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RECOMMENDED FOR FULL-TEXT PUBLICATION Pursuant to Sixth Circuit I.O.P. 32.1(b) File Name: 18a0125p.06 UNITED STATES COURT OF APPEALS FOR THE SIXTH CIRCUIT SHARON EARLEY, Plaintiff-Appellee, > v. COMMISSIONER OF SOCIAL SECURITY, Defendant-Appellant. No. 17-4007 Appeal from the United States District Court for the Southern District of Ohio at Dayton. No. 3:15-cv-00166—Sharon L. Ovington, Magistrate Judge. Argued: June 5, 2018 Decided and Filed: June 27, 2018 Before: BOGGS, SILER, and SUTTON, Circuit Judges. _________________ COUNSEL ARGUED: Weili J. Shaw, UNITED STATES DEPARTMENT OF JUSTICE, Washington, D.C., for Appellant. Michael A. Rake, HORENSTEIN, NICHOLSON & BLUMENTHAL, LPA, Dayton, Ohio, for Appellee. ON BRIEF: Weili J. Shaw, Alisa B. Klein, UNITED STATES DEPARTMENT OF JUSTICE, Washington, D.C., for Appellant. Michael A. Rake, HORENSTEIN, NICHOLSON & BLUMENTHAL, LPA, Dayton, Ohio, for Appellee. _________________ OPINION _________________ SUTTON, Circuit Judge. In 2010, Sharon Earley applied for disability benefits. In 2012, an administrative law judge rejected the application on the ground that Earley did not have a covered disability. She applied again for a new period of time. The same administrative law No. 17-4007 Earley v. Comm’r of Soc. Sec. Page 2 judge denied her benefits, in part because he thought that one of our cases, Drummond v. Commissioner of Social Security, 126 F.3d 837 (6th Cir. 1997), required him to give preclusive effect to the work-capacity finding he had made during the first proceeding absent “new and material evidence documenting a significant change in the claimant’s condition.” A.R. 30. The district court reversed, concluding that the “principles of res judicata” announced in Drummond apply only when they favor an individual applicant, not the government, in a subsequent proceeding. That was wrong. The key principles protected by Drummond—consistency between proceedings and finality with respect to resolved applications—apply to individuals and the government. At the same time, they do not prevent the agency from giving a fresh look to a new application containing new evidence or satisfying a new regulatory threshold that covers a new period of alleged disability while being mindful of past rulings and the record in prior proceedings. We reverse and remand the case to the agency for reconsideration of Earley’s application. I. Sharon Earley applied for disability benefits starting on June 25, 2010. Administrative Law Judge David Redmond considered the application. He found that she suffered from a host of physical and mental impairments, including fibromyalgia, mild carpal tunnel syndrome, panic disorder, degenerative disk disease, and major depression. Even so, he found that she remained capable of holding jobs that demanded only light physical exertion and denied the application for the period between June 25, 2010 and May 15, 2012. Earley applied again in July 2012, arguing that she became disabled after the decision on her last application. The application went to Judge Redmond again. Invoking Drummond, he thought he was precluded from revisiting his earlier finding that Earley was not disabled unless she offered new and material evidence of a changed condition. See SSAR 98-4(6), 63 Fed. Reg. 29,771, 29,773 (June 1, 1998). Because Earley failed to do that, he denied her benefits on September 18, 2014. A magistrate judge, hearing the case by the consent of the parties, reversed. She construed Drummond to apply in just one direction—if it leads to a favorable outcome for the No. 17-4007 Earley v. Comm’r of Soc. Sec. Page 3 applicant but not if it leads to an unfavorable outcome for the applicant. So configured, the case did not apply here, she ruled, as any preclusive effect of the prior ALJ finding would make it more difficult for Earley to receive a disability rating and the benefits that accompany it. In this instance, she found the evidence in favor of a disability finding so strong that she ordered the agency to award benefits to Earley immediately. II. The Social Security Administration pays benefits to people who have become disabled. See 42 U.S.C. §§ 423(a) (Title II benefits), 1382 (Title XVI benefits). To obtain benefits, the applicant must convince the agency that her ailments render her “unable to do [her] previous work” and stop her from “engag[ing] in any other kind of substantial gainful work.” Id. §§ 423(d)(2)(A), 1382c(a)(3)(B). A “five-step sequential evaluation process” guides efforts to implement these two requirements. 20 C.F.R. § 404.1520 (authorized by 42 U.S.C. § 405(a)); 20 C.F.R. § 416.920(a) (authorized by 42 U.S.C. § 1383(d)(1)); see Barnhart v. Thomas, 540 U.S. 20, 24 (2003). The Administration checks (1) if the person is not engaged in gainful activity, (2) if she has a severe, medically verifiable physical or mental impairment, and (3) if she has a qualifying impairment that leads to a disability finding by default. 20 C.F.R. § 404.1520(a)(4). If this does not resolve her application, the Administration calculates her residual functional capacity, id., which reflects what sorts of work she can do despite her impairment, id. § 404.1545(a)(1). If (4) she has held a job that someone with her residual functional capacity can still do or if (5) someone of her age, education, work experience, and residual functional capacity can adjust to other work available in the national economy, then she is not disabled. Id. §§ 404.1520(a)(4), 416.920(a)(4). An unsuccessful applicant may appeal the decision through the administrative review process and eventually to an Article III court. At that point, the inquiry on that application ends. All of this does not prevent an individual from applying for benefits again. See 42 U.S.C. §§ 401 et seq., 1381 et seq. The individual may bring a separate application that claims a later disability-onset date. See Procedures for Handling Requests to File Subsequent Applications for Disability Benefits, SSR 11-1p, 76 Fed. Reg. 45,309 (July 28, 2011). A second application starts No. 17-4007 Earley v. Comm’r of Soc. Sec. Page 4 the process anew and potentially permits the applicant to obtain benefits through it for this new period of time. In each event, the question before the ALJ is whether a preponderance of the evidence supports a decision to award benefits under the five-step inquiry, 20 C.F.R. § 404.953(a), and on review whether substantial evidence supports that finding, 42 U.S.C. § 405(g). The administrative law judge, David Redmond, started down this road and held to it—for a time. Earley applied for benefits in 2010. In 2012, Judge Redmond marched through the fivestep analysis, found her capable of light work, and decided she was not disabled because a sufficient number of light-work jobs were available to her. In 2012, Earley filed a new application for benefits, seeking benefits for a new period, namely from May 16, 2012 forward. Judge Redmond reviewed her case again. Instead of asking whether the evidence supported Earley’s new application, Judge Redmond thought he was precluded by the first ruling. In his view, he was “bound by the findings of [the] previous Administrative Law Judge” because Sixth Circuit case law gave those findings “preclusive effect.” A.R. at 22. That is not how it works. An individual may file a second application—for a new period of time—for all manner of reasons and obtain independent review of it so long as the claimant presents evidence of a change in condition or satisfies a new regulatory threshold. In Judge Redmond’s defense, we must acknowledge, some language in Drummond supports his approach. In that case, an administrative law judge denied the application of a fortynine-year-old applicant who was capable of “sedentary” work. Drummond, 126 F.3d at 838. After receiving that decision, Drummond filed a second application for a new period of time. Because she had turned fifty by the relevant time of the second application, the administrative law judge found her to be a “person approaching advanced age” under the relevant regulation. Id. at 839. A fifty-year old capable only of sedentary work under certain circumstances would be considered disabled and receive benefits. See 20 C.F.R. pt. 404, subpt. P, app. 2. Instead of granting the application on the ground that Drummond now met the test, the second administrative law judge switched gears and found that she could carry out “medium,” not just No. 17-4007 Earley v. Comm’r of Soc. Sec. sedentary, work, thus making her ineligible for benefits on this new ground. Page 5 Drummond, 126 F.3d at 838–39. That was too much for our court to accept. “When the Commissioner has made a final decision concerning a claimant’s entitlement to benefits,” we said, “the Commissioner is bound by this determination absent changed circumstances.” Id. at 842. Nothing had changed between the end of the first application and the beginning of the second one—other than the advancement of one year in the applicant’s age. In that setting, we explained, “principles of res judicata” prevented the ALJ from revisiting the applicant’s capacity to handle anything more than sedentary work in the absence of “new and additional evidence” showing a change in her condition. Id. Unusual facts, it seems to us, led to some overstatement in Drummond but not to an incorrect outcome. Drummond correctly held that substantial evidence did not support the ALJ’s decision. And Drummond correctly held that res judicata may apply to administrative proceedings. United States v. Utah Constr. & Mining Co., 384 U.S. 394, 422 (1966). If an individual, say, files a second application for the same period of time finally rejected by the first application and offers no cognizable explanation for revisiting the first decision, res judicata would bar the second application. And res judicata would apply in both directions: to bar the government and individuals from relitigating a past final decision for no reason other than to take a second bite at the same apple. See 20 C.F.R. § 404.957(c)(1). But res judicata does not apply in today’s case. “Res judicata bars attempts to relitigate the same claim, but a claim that one became disabled in 1990 is not the same as a claim that one became disabled in 1994.” Groves v. Apfel, 148 F.3d 809, 810 (7th Cir. 1998). Just so here. Had Earley filed a second application for disability benefits for June 25, 2010 to May 15, 2012, the same period covered by her first application, the ALJ could have correctly rejected it on res judicata grounds and the principles of finality that it supports. But Earley did not do that. She filed a new application for a new period of time. When an individual seeks disability benefits for a distinct period of time, each application is entitled to review. There is nothing in the relevant statutes to the contrary. And res judicata only “foreclose[s] successive litigation of the very same claim.” New Hampshire v. Maine, 532 U.S. 742, 748 (2001). No. 17-4007 Earley v. Comm’r of Soc. Sec. Page 6 While we are at it, we should point out that issue preclusion, sometimes called collateral estoppel, rarely would apply in this setting. That doctrine “foreclos[es] successive litigation of an issue of fact or law actually litigated and resolved.” Id. at 748–49. But human health is rarely static. Sure as we’re born, we age. Sometimes we become sick and sometimes we become better as time passes. Any earlier proceeding that found or rejected the onset of a disability could rarely, if ever, have “actually litigated and resolved” whether a person was disabled at some later date. All of this helps to explain why Drummond referred to “principles of res judicata”—with an accent on the word “principles.” 126 F.3d at 841–43. What are those principles? Finality, efficiency, and the consistent treatment of like cases. An administrative law judge honors those principles by considering what an earlier judge found with respect to a later application and by considering that earlier record. Id. at 842; see Albright v. Comm’r of Soc. Sec., 174 F.3d 473, 478 (4th Cir. 1999). That is why it is fair for an administrative law judge to take the view that, absent new and additional evidence, the first administrative law judge’s findings are a legitimate, albeit not binding, consideration in reviewing a second application. At the same time, an applicant remains free to bring a second application that introduces no new evidence or very little new evidence after a failed application. But she should not have high expectations about success if the second filing mimics the first one and the individual has not reached any new age (or other) threshold to obtain benefits. What’s past likely will be precedent in that setting—as indeed it should be in a system designed to apply the law consistently to similarly situated individuals. Cementing our conclusion is a defect that arises from a broad reading of Drummond—a defect that would do far more harm than good for social security applicants. Drummond involved a black swan—the unusual situation in which the individual wanted the administrative law judge to make the same finding on one issue that he had made in a prior ruling. Most applicants reapply only because the Administration found them not to be disabled. Just ask Sharon Earley. All applicants in that setting want the next administrative law judge to examine the new record and make a new, more favorable finding. See Albright, 174 F.3d at 476–77. But if res judicata applied here, it would prevent the Commissioner and the individual from seeking No. 17-4007 Earley v. Comm’r of Soc. Sec. Page 7 fresh review of a new application for a new period of time. Some of our unpublished decisions seem to have done just that, to the misfortune of the individual seeking disability benefits for a new period of time. See, e.g., Lester v. Soc. Sec. Admin., 596 F. App’x 387, 389 (6th Cir. 2015) (per curiam); Haun v. Comm’r of Soc. Sec., 107 F. App’x 462, 464 (6th Cir. 2004). No such requirement exists. This approach, as we see it, accords in the main with the approach taken by our sister circuits. See Albright, 174 F.3d at 473 (4th Cir. 1999); Groves, 148 F.3d at 810 (7th Cir. 1998); Buckley v. Heckler, 739 F.2d 1047, 1048–49 (5th Cir. 1984). In fact, one of them faced a problem almost identical to the one we face—the need to correct an overreading of a prior decision with respect to this precise issue. In Lively v. Secretary of Health & Human Services, the Fourth Circuit confronted a similar set of facts to those we addressed in Drummond. 820 F.2d 1391, 1391–92 (4th Cir. 1987). The court referred to the “principles of res judicata” and the “principles of finality and fundamental fairness” before holding for the applicant. Id. at 1392. In fact, our Drummond opinion cited Lively several times. See Drummond, 126 F.3d at 840–42. But the Fourth Circuit later clarified that, “[a]t its essence, Lively really has very little to do with preclusion.” Albright, 174 F.3d at 477. Instead, it was “best understood as a practical illustration of the substantial evidence rule” in which the prior factual finding was “such an important and probative fact as to render the subsequent finding to the contrary unsupported by substantial evidence.” Id. at 477–78. Albright is to Lively what this case is to Drummond. The Administration asks us to go further. In reviewing a second application by the same individual, it thinks the administrative law judge should completely ignore earlier findings and applications. But it overstates the difference between our standard and the standard in other circuits. Fresh review is not blind review. A later administrative law judge may consider what an earlier judge did if for no other reason than to strive for consistent decision making. That’s why we strongly suspect that the other circuits would reach the same outcome as our court did in Drummond and the Fourth Circuit did in Lively and why our current description of the standard is no different in the main from what any other circuit is doing today. All roads in the end lead to this destination: The ALJ should have another opportunity to review the application under the correct standard. See SEC v. Chenery Corp., 318 U.S. 80, 87, No. 17-4007 Earley v. Comm’r of Soc. Sec. Page 8 93–95 (1943). In the interim, Earley asks us to enter an award of immediate benefits. But such a ruling “is proper only where the proof of disability is overwhelming or where the proof of disability is strong and evidence to the contrary is lacking.” Faucher v. Sec’y of Health & Human Servs., 17 F.3d 171, 176 (6th Cir. 1994). That is not this case. For these reasons, we reverse the district court and remand with instructions to send the case to the Administration to reconsider Earley’s application for benefits.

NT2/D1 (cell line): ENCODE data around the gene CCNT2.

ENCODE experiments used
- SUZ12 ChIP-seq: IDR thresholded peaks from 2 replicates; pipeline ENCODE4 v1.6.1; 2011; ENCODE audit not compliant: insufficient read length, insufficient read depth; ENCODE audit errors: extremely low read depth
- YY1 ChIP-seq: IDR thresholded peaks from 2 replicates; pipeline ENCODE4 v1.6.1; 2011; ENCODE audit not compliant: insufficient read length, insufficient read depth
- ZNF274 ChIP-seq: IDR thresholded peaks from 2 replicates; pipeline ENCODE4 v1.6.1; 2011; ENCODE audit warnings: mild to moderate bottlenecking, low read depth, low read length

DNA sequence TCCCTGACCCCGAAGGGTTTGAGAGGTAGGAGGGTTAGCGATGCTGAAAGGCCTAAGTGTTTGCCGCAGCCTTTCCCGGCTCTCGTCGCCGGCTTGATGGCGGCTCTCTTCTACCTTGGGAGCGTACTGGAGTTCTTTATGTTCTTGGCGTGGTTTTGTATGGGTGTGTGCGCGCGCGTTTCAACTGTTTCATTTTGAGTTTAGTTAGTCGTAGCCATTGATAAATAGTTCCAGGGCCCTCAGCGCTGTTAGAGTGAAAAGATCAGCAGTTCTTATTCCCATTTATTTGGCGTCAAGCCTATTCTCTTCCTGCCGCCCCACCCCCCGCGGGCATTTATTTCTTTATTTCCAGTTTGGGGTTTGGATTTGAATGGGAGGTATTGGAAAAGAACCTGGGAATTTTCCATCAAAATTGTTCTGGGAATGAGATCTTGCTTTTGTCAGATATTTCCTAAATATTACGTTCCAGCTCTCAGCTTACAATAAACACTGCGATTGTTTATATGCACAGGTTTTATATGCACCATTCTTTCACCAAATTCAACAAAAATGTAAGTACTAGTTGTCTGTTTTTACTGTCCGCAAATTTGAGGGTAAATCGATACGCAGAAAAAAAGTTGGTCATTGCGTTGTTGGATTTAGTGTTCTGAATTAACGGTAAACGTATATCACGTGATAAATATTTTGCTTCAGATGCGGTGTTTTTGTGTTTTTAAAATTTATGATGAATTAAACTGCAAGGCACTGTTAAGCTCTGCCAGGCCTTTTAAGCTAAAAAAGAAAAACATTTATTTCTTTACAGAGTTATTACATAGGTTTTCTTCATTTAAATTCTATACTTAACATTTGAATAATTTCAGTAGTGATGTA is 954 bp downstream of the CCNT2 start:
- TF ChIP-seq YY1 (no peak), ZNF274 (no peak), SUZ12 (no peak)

Primary Holding

In social security disability proceeding, principles of res judicata apply to both the government and the applicant but do not prevent the agency from giving a fresh look to a new application containing new evidence or satisfying a new regulatory threshold that covers a new period of alleged disability.